5. Jonas – I think the main question is, at what point is something just plain wrong, and at what point is it only wrong through our current worldview? It’s definitely confusing, because genocide (ie killing off the entire world in a flood) seems like something that would be wrong regardless of what ages one was living in. I think in those times you have to rely on faith in the fact that God was under control, and there are things we just can’t process through.


  6. In those times had right vs. wrong been defined? The ten commandments had yet to be created, there was no biblical pretense to abide by. Based on our current view it was obviously much more barbaric and unacceptable but what was right vs. wrong was being played out and defined on a daily basis in that day.


  7. I think right and wrong has always existed, or at least it definitely existed when Adam sinned and ate the fruit. I wouldn’t say that God was kind of “defining it as he went”. I think he had a pretty clear idea of right and wrong, and he built that into us.

    For me personally, the thought comes down to free will. God allowed us to have free will, and do things that weren’t necessarily good, because he didn’t want robots as followers. In the Old Testament, the common theme is the nation of Israel seeing through to the promises that God had made. When one person messed up, God set them back onto track, for the greater promise that he had made. That is why there are a lot of things that are hard to process.


  8. RE: Adam – Exactly! God told him that it was wrong to eat the fruit and he did it anyway.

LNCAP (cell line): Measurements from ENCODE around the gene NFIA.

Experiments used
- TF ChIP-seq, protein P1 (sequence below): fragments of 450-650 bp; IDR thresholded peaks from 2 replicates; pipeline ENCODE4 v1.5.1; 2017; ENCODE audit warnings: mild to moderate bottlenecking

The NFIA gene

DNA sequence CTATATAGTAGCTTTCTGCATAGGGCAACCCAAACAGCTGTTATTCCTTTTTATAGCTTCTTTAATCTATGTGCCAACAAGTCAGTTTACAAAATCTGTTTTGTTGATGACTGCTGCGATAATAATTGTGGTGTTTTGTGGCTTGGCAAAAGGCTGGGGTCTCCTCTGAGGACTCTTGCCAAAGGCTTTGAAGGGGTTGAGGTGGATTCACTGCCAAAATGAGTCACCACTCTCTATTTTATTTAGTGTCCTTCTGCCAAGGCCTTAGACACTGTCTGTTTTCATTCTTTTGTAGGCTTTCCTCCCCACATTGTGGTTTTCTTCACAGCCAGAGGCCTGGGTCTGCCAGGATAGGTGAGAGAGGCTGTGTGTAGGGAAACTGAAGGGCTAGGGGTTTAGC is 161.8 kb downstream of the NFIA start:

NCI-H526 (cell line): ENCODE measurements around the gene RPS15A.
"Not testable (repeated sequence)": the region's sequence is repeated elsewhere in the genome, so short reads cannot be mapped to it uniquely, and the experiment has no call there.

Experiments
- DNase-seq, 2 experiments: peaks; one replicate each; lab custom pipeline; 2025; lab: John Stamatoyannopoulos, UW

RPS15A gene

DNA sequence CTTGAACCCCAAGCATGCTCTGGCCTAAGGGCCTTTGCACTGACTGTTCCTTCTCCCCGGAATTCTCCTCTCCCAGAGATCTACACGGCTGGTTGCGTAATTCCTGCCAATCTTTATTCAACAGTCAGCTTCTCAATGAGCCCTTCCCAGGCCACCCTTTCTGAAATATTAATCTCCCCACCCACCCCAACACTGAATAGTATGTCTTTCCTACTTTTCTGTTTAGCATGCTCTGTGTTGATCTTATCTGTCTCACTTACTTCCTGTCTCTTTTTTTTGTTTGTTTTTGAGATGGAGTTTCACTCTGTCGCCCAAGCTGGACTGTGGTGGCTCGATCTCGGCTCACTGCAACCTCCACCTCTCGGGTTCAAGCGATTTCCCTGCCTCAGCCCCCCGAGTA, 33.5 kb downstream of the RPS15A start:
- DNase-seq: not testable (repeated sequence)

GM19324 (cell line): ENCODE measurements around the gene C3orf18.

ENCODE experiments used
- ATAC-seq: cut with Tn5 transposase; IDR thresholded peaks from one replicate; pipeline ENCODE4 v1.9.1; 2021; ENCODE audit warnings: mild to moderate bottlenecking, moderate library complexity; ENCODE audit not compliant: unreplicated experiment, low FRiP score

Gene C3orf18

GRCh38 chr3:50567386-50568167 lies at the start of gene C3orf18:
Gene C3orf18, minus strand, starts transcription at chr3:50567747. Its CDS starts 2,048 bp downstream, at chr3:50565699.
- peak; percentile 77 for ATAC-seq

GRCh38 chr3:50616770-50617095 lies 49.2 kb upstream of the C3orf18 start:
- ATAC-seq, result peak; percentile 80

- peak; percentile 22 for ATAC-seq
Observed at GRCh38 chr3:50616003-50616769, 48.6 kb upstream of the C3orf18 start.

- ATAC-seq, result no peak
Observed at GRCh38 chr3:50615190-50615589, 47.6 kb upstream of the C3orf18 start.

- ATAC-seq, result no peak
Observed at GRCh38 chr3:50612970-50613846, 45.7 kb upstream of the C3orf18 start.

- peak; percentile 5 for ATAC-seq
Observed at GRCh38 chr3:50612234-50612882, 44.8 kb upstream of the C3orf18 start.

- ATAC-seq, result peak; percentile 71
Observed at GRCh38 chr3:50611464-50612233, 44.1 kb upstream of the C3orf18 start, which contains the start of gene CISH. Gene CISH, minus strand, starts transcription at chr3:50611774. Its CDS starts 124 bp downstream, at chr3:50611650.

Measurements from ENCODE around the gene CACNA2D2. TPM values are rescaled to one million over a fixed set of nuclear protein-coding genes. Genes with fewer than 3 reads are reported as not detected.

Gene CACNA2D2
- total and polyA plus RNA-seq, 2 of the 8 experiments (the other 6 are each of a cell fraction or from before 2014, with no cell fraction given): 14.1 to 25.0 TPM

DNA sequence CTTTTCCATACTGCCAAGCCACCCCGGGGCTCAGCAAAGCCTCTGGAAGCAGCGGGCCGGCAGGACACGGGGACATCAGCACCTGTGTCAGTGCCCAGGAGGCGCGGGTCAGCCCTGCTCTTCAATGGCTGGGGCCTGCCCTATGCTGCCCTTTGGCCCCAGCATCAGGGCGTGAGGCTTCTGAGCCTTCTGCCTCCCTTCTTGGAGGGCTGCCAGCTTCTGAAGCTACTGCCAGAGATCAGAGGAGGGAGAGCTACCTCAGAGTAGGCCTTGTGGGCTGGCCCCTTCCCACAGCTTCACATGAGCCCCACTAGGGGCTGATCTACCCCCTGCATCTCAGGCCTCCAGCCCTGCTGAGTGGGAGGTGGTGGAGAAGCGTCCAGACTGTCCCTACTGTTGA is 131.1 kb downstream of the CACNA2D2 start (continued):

I am not saying that God didn’t know right from wrong, but it had yet to be defined to man at that time.


  9. Adam most definitely knew it was wrong, and it had been defined to him. God explicitely told him not to eat from that tree, and he did it anyway. He immediately felt ashamed and hid from God after he did it.


  10. Exactly what I said. Of course he knew, God told him before he did it.


  11. But to the original post about concubines and servants, how is that supposed to be construed as inherently wrong without being defined as such?


  12. I am probably not fully following the debate here. So are you implying that when people sinned in the OT, that they just didn’t know better? So some of the things that were wrong by today’s standards, weren’t wrong because they hadn’t been defined as wrong yet?


  13. Yes, see my post previous to yours.


  14. Yea, I think we are on the same page. Social issues like concubines, slavery and multiple wives are simply a cultural issue. Their worldview did not perceive these things as wrong. I am honestly not sure how God viewed it, and I have absolutely no idea how anyone in modern day could process it without putting it into our modern view.


  15. Do all of these comments help your technorati rating?


  16. no…I wish.


  17. I don’t process those things through our modern cultural view. I never think of it as weird because it was just a different time. To read a lot of those stories in the Old Testament you pretty much have to read through the lens of the time period at hand.